The Famous Vermont “Bill of Sale Only”  Vehicle Title Process

How do you get a car title through Vermont?

There are online “title” websites that charge $300, $400, $500 and more to get you a title, using this “trick” that really only costs $76. ($48 for a motorcycle). You can do it yourself very easily and avoid excessive, predatory, or capitalistic fees. Some people call it the Vermont loophole, some call it title recovery. Either way, it is a method used by millions of car buyers to get a lost title to a vehicle, sometimes abandoned cars.



Free how-to instructions:

  • Step 1. Download Vermont application VD-119 (Click Here
  • Step 2. Fill in sections 1 – 8 (Leave section 3A and 3B blank)
  • Step 3. Calculate fees for section 9
  • Step 4. Mail to Vermont DMV 120 State St, Montpelier VT 05602
  • Step 5. Bring the validated VT registration to your states DMV to exchange for title. (attach this official Vermont title bulletin to your paperwork to speed up the title transfer)

You can also visit our other website CarTitles.com for more detailed information, along with the option to have us do the whole process for you. (There are also other methods of getting a title, such as magistrate title, bonded title, prior owner contact, and lien release described on that site.) Click here to visit CarTitles.com

This title process has been featured on Hagerty and Jalopnik, which says that “Vermont DMV Is Secretly America’s DMV”.

 


How it works

The Vermont title loophole works because the state of Vermont is a non-titling jurisdiction. This means that they give registrations instead of titles for vehicles older than 15 years. For that reason, the registration provided is a valid document that can be used in other states to exchange for a title. You will even receive license plates. There are a few other non-titling states, but Vermont is the only one which will provide you this “registration ownership” to a resident outside of the state of Vermont.


Common Questions

  • What is the catch?
  • How long does it take?
  • Does it work for my state?
  • Do all vehicles qualify?
  • What if my car is newer than 2006?
  • How do I fill out the form?
  • Can you do the paperwork for me?
  • What is a bill of sale?
  • How long will this work for?
  • Are there other ways to get a title?




Answers

What is the catch?

The vehicle must be 15 years old or older (2006 and older), and you need some type of a bill of sale or receipt.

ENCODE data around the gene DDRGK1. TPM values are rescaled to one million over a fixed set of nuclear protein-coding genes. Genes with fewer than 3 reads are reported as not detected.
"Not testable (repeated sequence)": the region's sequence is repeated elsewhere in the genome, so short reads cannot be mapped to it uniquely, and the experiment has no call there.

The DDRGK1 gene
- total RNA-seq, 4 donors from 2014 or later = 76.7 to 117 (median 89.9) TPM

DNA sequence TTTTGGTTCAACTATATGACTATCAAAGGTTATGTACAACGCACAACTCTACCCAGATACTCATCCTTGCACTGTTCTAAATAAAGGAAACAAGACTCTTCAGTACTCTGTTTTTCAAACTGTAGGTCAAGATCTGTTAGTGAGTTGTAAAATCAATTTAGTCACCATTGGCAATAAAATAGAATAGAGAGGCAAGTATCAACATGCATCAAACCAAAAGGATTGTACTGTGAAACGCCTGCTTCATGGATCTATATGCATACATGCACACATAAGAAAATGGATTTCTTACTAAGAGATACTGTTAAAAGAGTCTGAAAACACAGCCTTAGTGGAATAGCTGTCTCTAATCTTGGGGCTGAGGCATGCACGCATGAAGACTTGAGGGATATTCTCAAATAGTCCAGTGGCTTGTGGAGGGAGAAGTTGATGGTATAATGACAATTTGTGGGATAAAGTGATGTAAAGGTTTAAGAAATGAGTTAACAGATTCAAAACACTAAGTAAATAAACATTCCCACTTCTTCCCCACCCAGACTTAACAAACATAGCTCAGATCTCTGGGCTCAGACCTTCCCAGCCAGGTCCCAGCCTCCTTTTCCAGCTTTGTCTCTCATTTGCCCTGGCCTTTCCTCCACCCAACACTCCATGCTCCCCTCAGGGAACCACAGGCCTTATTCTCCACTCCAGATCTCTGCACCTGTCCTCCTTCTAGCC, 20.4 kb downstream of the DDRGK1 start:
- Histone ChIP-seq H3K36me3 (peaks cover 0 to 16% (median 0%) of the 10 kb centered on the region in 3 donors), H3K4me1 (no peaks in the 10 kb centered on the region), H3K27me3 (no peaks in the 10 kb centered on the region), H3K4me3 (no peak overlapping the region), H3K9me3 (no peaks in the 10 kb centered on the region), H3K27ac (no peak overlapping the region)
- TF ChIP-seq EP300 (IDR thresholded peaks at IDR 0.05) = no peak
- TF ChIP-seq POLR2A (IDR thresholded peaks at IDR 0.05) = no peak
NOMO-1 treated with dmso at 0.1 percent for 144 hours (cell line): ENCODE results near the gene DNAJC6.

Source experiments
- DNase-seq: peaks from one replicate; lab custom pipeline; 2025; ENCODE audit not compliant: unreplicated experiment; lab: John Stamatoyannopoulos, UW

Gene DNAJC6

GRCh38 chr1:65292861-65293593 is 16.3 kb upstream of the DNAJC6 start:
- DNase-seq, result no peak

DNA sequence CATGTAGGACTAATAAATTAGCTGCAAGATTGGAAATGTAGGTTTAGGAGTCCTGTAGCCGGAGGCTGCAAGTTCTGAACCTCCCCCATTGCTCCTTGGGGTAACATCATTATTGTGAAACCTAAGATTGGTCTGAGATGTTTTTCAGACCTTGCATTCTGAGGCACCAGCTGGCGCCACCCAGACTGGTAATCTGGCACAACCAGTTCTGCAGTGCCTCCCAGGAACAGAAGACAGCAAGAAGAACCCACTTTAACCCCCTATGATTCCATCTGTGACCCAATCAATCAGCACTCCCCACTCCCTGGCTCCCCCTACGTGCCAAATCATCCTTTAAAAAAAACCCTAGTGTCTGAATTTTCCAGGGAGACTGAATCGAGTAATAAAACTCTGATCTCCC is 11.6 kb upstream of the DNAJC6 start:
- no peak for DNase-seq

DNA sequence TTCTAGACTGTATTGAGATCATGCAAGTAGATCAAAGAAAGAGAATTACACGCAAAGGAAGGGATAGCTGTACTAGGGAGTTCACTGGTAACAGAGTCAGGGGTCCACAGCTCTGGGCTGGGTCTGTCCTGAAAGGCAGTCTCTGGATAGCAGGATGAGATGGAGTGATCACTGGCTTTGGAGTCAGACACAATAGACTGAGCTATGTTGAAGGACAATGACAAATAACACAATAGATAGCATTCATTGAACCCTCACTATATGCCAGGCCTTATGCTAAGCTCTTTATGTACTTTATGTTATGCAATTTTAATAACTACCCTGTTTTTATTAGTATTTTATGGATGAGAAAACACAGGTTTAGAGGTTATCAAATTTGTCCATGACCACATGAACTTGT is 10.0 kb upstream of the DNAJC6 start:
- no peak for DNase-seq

What is a bill of sale?

A bill of sale is a description of a vehicle transfer. It can be handwritten, it does NOT need to be notarized. It needs to list the name of buyer and seller, description of vehicle, date, and signature of seller. Seller does not need to be a titled owner. An eBay receipt qualifies as a bill of sale.

How long does it take?

The average time it takes the Vermont DMV to issue the registration and license plates is 5 – 7 business days.

Does it work for my state?

This has been used in all 50 states, and for export. 

Do all vehicles qualify?

If a vehicle is reported stolen, the paperwork will not be accepted. If there are liens on the vehicle, or it needs an inspection in your state, that needs to be resolved before your state issues a title.

What if my car is newer than 2006?

In that case, you can do a bonded title, click here for more details.

Can you do the paperwork for me?

Click here for details on title assistance.

How long will this work for?

The Vermont DMV is still currently offering this for residents of all 50 states. They have indicated that in 2021 or 2022, they may restrict the process to Vermont residents only, so if you have a vehicle that qualifies, it is better to get it done sooner. Some states may be restricting use, check with your state in advance.

How do I fill out the form?

You can watch free videos at CarTitles.com. Follow the instructions carefully, as we are told by the Vermont DMV that many applications are sent back for common errors. The free consumer videos cover all of these details for you.

Are there other ways to get a title?

There are 22 methods to recover a missing title. Examples are bonded title, magistrate title, lien release, salvage title, prior owner transfer, deceased owner transfer, etc. All of those methods are described in detail on the website CarTItles.com

This process is not designed for and not to be used to evade taxes, transfer vehicles not rightfully owned, or deprive other parties of rights. Verify all laws pertaining to your specific circumstances, your responsibilities and liability.


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